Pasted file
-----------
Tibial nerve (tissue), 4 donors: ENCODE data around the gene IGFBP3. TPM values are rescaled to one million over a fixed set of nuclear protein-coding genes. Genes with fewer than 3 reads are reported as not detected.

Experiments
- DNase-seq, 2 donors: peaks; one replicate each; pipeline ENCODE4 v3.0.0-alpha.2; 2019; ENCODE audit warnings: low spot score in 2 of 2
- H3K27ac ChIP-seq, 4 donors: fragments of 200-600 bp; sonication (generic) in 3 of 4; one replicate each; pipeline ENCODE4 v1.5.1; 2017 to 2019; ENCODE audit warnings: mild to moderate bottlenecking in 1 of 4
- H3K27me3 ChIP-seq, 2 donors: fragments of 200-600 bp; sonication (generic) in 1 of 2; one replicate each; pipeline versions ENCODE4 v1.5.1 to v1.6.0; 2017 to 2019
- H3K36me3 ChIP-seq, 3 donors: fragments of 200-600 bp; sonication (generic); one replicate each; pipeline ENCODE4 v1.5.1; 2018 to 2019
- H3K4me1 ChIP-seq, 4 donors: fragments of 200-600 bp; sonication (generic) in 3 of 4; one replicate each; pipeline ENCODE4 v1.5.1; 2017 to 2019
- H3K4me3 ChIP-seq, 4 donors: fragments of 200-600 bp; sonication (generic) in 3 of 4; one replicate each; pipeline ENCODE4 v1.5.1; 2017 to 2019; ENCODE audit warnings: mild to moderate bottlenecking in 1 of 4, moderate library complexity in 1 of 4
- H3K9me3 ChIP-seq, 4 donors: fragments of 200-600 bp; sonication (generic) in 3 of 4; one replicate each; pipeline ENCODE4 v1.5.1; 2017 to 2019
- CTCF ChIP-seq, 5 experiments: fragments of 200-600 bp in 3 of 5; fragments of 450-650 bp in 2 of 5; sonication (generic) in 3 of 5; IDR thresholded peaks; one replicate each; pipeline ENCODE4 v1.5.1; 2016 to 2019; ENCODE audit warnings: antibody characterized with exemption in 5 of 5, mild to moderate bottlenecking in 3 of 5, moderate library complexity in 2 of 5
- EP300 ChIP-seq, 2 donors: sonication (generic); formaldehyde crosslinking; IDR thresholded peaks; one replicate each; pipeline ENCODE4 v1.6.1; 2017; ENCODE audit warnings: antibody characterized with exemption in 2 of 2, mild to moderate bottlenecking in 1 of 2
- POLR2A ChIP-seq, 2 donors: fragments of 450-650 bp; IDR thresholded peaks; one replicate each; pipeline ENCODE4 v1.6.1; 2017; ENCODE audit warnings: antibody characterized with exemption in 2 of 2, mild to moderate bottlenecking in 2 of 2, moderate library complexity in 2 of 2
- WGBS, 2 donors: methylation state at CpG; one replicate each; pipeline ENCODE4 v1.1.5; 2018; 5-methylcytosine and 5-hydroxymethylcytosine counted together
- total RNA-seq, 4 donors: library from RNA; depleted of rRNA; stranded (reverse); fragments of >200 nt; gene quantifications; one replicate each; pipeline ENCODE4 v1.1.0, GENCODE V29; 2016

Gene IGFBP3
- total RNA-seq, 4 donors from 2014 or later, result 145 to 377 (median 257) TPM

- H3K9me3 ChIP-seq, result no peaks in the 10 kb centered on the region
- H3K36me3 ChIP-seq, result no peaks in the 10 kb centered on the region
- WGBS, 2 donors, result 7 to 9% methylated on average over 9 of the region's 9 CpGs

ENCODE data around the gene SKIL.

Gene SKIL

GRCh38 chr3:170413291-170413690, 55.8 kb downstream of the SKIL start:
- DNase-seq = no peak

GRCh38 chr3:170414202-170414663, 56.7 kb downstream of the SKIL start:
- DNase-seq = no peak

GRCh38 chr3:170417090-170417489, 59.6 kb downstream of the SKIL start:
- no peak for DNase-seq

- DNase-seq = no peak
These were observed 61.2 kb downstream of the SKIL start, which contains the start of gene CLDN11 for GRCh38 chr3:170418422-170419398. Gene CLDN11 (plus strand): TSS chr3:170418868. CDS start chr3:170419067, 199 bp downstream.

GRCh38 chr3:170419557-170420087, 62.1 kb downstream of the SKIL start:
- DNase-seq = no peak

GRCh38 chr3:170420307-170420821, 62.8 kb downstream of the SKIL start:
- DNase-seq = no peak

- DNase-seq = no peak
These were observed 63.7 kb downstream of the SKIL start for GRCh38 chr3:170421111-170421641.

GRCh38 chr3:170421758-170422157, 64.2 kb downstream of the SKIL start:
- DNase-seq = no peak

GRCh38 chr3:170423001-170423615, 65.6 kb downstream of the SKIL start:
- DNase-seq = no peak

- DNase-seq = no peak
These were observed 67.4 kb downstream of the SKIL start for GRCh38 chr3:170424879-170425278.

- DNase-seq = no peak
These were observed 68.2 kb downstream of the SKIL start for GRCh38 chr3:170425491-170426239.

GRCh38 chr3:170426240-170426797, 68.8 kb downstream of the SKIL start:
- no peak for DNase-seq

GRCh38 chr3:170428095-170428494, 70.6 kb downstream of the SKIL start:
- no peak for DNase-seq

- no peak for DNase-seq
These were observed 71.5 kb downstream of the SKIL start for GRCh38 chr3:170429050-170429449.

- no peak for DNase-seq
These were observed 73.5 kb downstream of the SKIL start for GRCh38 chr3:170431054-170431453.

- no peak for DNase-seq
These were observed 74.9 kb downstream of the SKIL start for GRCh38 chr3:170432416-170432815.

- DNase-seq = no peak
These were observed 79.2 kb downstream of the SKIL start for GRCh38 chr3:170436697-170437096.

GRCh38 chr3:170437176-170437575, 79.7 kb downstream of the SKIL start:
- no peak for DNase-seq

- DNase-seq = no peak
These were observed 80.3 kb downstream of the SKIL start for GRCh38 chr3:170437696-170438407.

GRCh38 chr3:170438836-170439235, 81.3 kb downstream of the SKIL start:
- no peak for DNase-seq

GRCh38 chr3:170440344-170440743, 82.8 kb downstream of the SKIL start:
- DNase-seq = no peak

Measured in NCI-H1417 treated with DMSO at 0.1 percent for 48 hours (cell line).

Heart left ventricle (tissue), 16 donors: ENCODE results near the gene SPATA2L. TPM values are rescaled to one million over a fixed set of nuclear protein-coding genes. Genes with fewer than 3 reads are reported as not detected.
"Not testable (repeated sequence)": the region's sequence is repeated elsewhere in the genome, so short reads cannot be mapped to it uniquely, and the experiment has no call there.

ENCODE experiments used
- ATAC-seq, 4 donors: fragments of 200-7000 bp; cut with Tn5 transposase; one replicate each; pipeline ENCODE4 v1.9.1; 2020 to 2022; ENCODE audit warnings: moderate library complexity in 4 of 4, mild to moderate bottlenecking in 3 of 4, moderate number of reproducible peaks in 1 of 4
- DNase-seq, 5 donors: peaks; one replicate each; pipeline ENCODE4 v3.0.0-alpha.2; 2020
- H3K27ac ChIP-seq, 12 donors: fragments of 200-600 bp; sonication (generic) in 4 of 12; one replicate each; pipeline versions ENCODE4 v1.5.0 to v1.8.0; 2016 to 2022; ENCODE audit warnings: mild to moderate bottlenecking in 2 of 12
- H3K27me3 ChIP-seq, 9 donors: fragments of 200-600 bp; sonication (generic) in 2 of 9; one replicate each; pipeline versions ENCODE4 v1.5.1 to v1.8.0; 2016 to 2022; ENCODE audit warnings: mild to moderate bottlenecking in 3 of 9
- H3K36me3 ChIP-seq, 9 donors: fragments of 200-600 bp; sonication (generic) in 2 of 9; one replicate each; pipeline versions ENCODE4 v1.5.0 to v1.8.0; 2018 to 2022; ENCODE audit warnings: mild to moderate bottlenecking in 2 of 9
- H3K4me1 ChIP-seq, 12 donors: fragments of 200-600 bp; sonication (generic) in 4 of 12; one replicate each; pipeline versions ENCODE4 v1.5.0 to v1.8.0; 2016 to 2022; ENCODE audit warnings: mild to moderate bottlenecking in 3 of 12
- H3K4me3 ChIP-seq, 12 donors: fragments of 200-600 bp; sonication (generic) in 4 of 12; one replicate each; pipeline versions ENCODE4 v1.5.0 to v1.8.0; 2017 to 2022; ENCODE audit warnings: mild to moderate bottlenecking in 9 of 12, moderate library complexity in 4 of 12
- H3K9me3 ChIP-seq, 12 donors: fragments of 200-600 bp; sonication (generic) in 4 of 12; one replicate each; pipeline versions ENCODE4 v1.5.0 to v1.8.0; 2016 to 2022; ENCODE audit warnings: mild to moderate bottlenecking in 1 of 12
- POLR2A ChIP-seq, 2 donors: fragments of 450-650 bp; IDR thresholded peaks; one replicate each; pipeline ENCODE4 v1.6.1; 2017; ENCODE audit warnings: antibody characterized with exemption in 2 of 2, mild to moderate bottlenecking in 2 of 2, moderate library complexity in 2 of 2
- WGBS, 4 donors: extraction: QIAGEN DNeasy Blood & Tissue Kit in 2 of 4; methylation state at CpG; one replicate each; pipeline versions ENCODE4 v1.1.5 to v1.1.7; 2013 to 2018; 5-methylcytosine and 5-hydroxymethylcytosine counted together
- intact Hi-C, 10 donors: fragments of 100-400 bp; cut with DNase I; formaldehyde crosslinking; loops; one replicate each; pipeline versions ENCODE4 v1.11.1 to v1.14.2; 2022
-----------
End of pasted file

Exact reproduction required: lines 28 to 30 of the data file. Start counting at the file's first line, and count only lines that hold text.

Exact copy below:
- DNase-seq = no peak
These were observed 61.2 kb downstream of the SKIL start, which contains the start of gene CLDN11 for GRCh38 chr3:170418422-170419398. Gene CLDN11 (plus strand): TSS chr3:170418868. CDS start chr3:170419067, 199 bp downstream.

GRCh38 chr3:170419557-170420087, 62.1 kb downstream of the SKIL start: